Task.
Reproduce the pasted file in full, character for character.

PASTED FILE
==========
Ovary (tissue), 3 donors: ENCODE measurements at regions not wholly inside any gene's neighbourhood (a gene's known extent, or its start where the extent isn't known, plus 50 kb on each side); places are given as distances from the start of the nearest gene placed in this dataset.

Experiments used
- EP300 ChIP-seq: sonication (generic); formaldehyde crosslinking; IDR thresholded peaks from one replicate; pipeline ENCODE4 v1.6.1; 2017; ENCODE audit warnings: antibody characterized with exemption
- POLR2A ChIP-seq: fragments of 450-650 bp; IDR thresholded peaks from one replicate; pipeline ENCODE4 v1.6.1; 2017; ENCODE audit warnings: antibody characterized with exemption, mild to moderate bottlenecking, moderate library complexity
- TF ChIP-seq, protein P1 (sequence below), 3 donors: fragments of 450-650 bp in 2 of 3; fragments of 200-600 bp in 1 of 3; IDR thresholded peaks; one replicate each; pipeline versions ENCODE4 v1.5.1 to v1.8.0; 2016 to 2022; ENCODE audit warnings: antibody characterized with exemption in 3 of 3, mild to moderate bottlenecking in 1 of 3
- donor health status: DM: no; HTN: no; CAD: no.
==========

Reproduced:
Ovary (tissue), 3 donors: ENCODE measurements at regions not wholly inside any gene's neighbourhood (a gene's known extent, or its start where the extent isn't known, plus 50 kb on each side); places are given as distances from the start of the nearest gene placed in this dataset.

Experiments used
- EP300 ChIP-seq: sonication (generic); formaldehyde crosslinking; IDR thresholded peaks from one replicate; pipeline ENCODE4 v1.6.1; 2017; ENCODE audit warnings: antibody characterized with exemption
- POLR2A ChIP-seq: fragments of 450-650 bp; IDR thresholded peaks from one replicate; pipeline ENCODE4 v1.6.1; 2017; ENCODE audit warnings: antibody characterized with exemption, mild to moderate bottlenecking, moderate library complexity
- TF ChIP-seq, protein P1 (sequence below), 3 donors: fragments of 450-650 bp in 2 of 3; fragments of 200-600 bp in 1 of 3; IDR thresholded peaks; one replicate each; pipeline versions ENCODE4 v1.5.1 to v1.8.0; 2016 to 2022; ENCODE audit warnings: antibody characterized with exemption in 3 of 3, mild to moderate bottlenecking in 1 of 3
- donor health status: DM: no; HTN: no; CAD: no.